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review by: Ali Goldstein

Let’s begin by judging this book by its cover. The Book Club Play, the latest comedy at Arena Stage (playing now through November 6th), is a play about a book club and its coterie of members. There’s Ana — pronounced with a long “A” — the picture-perfect career woman who runs the book club down to the lox spread she serves. There’s Jen, the forgetful and overworked paralegal who always leaves a glass stain on Ana’s countertop. There’s Ana’s doltish jock of a husband Rob and his sweater-vest wearing curator counterpart, Will. There’s Lily, the club’s necessarily hip twenty-something, and Alex, the comparative literature professor she falls in love with. Their lives intersect and their storylines get pulled to the surface as they discuss the books and each other.

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However, through the lens of D.C. area playwright Karen Zacarias and famed Arena Stage director Molly Smith, this play becomes so much more than it’s disarmingly simple cover of a title suggest. The characters veer from readers to subject to muse in this always complex, often hilarious, and occasionally poignant look at how people relate to art, to community, and to each other. It’s an intellectual take on what happens when you become the subject of your own life, performed by talented actors that make you laugh so hard you forget that you’re also thinking and examining.

The story begins with Ana staring into the lens of an imaginary camera. Her husband Rob blinks up at the light of the audience, a touch of in-the-spotlight pride melded onto his face along with fear and surprise. The book club is to be the subject of a documentary by the “famed” Danish filmmaker Lars Knudsen as he tackles the American phenomenon of book clubs. “Don’t look at the camera!” the characters echo throughout the play as they dart furtive glances up at the imaginary lens.

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The camera does and and does not change the book club’s comforting pattern. Ana continues to cook the food and host the club in her perfectly-modern living room; Jen forgets her keys and needs a ride home; Rob does not read the book. By putting her characters beneath the glare of an imaginary camera, however, Zacarias nurtures a self-consciousness in her characters that pulls their secrets to the surface and propels the plot forward.

Writers always have the freedom to stare and create without the obtrusiveness of a camera, but by telling her story through the pretense of a documentary, Zacarias invites you to glimpse how the act of looking transforms people into characters. Alex and Lilly and Jen and Rob are all readers, but they are also the subjects of a play, a documentary, and Ana’s book.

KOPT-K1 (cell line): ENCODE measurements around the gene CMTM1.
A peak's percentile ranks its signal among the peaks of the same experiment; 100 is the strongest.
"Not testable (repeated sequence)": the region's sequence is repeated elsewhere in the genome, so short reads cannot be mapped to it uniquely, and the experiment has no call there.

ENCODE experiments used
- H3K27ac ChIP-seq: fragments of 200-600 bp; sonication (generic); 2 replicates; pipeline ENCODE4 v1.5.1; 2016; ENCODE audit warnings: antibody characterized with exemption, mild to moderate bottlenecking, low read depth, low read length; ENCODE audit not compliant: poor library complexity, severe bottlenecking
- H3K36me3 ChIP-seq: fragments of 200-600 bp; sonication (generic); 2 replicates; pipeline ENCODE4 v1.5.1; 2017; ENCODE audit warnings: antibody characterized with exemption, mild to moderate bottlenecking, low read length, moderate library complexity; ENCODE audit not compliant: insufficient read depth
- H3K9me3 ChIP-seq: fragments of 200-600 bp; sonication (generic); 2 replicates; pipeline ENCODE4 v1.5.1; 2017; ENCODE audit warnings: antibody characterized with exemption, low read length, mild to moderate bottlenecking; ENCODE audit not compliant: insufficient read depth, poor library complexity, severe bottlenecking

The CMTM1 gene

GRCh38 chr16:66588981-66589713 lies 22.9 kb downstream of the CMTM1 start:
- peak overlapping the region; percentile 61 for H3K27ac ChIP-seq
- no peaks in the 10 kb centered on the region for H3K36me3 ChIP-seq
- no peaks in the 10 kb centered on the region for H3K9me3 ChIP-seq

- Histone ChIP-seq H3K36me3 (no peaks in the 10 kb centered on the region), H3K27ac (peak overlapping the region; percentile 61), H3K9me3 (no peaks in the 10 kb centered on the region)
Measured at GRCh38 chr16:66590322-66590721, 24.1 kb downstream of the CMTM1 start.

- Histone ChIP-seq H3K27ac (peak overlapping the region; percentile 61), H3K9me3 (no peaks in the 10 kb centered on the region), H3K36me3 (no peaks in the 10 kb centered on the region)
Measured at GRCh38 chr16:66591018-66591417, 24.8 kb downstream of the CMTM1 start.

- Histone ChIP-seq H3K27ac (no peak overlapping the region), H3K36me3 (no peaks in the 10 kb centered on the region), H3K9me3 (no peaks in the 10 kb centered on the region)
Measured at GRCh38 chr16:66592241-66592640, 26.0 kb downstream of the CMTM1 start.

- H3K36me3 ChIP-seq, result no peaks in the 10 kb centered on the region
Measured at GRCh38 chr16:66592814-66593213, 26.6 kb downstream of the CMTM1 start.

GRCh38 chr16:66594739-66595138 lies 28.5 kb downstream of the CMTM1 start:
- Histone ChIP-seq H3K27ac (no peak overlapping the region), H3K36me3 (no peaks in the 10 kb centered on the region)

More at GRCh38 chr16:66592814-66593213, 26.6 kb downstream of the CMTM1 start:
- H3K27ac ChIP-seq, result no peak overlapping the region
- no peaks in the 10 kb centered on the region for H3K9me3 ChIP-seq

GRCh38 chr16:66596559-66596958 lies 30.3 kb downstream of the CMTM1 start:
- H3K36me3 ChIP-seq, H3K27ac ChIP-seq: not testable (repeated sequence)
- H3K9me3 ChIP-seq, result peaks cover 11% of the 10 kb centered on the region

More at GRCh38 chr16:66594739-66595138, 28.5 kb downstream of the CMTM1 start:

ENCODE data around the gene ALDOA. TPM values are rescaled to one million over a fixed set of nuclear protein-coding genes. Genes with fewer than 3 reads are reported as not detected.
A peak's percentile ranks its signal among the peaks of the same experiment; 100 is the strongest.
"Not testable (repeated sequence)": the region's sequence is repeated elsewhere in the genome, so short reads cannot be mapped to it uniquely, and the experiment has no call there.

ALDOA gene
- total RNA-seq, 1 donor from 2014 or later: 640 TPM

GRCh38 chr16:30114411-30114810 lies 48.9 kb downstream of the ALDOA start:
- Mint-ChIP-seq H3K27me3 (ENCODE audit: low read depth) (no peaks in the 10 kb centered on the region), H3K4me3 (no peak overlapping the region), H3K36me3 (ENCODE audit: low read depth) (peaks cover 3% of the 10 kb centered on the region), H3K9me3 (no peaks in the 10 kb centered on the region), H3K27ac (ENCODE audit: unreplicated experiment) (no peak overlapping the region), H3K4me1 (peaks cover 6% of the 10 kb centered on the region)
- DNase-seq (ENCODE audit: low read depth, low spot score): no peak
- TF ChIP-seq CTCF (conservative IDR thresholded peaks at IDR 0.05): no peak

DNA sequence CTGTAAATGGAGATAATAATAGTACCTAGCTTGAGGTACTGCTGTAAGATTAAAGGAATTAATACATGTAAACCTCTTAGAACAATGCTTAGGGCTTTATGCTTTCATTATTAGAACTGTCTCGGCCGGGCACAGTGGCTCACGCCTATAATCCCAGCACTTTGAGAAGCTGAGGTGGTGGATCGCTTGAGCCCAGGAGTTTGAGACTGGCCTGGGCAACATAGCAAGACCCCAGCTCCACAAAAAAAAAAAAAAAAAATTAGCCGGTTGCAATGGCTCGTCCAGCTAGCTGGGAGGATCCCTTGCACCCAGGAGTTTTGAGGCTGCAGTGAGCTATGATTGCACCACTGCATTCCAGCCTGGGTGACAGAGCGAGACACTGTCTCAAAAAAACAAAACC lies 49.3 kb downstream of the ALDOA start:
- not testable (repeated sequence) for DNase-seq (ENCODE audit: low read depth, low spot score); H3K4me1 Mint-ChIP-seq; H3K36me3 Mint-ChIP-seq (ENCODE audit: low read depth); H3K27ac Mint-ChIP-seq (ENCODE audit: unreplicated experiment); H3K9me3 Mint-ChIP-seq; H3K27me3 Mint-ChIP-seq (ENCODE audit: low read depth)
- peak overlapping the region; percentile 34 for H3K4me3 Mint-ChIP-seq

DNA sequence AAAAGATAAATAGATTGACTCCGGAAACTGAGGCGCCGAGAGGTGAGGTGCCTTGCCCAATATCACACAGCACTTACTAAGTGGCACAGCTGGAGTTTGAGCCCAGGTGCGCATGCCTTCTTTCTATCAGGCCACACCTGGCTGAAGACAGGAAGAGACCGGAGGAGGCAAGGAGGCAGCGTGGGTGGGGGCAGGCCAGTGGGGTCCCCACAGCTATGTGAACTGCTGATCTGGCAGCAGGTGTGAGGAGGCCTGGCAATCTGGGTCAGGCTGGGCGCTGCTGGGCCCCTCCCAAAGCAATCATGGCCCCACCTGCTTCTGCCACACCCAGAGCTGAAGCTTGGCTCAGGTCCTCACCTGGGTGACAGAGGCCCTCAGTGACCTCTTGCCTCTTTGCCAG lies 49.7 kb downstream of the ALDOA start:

These were once content people in a book club. But beneath our gaze they transform and confess. They question their sexuality; they admit to loneliness; they ache with dissatisfaction; they lose their control. In short, they become characters. Where art stops and reality begins is always unclear as Zacarias pulls the audience in and out of the storyline. There are so many layers of looking that the audience is never quite sure through what lens they’re considering the characters.

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Zacarias’ complex prism of a plot renders this play intellectually satisfying enough to make any former literature major swoon. In the same way that Cezanne’s paintings are as pretty to look at as they are philosophically complex, however, the wittiness of the script and adept acting make this play human and hilarious at its core. In the hands of this skillful team of actors, these are characters we know and believe in as they search for the same narrative and romance they’re reading in their real lives.

The story unfolds with constant high-energy hilarity; you will laugh as the epiphanies careen across the stage, including your own. At the end of the play, simultaneously touched by how closely the characters’ storylines veer to your own and laughing so hard you’re crying, you come to realize this: that with or without a camera’s glare, we’re all searching for that story that makes us, us.

One last disclaimer. There’s a strong possibility you’ll call your friends right after the show and urgently say: let’s start a book club.


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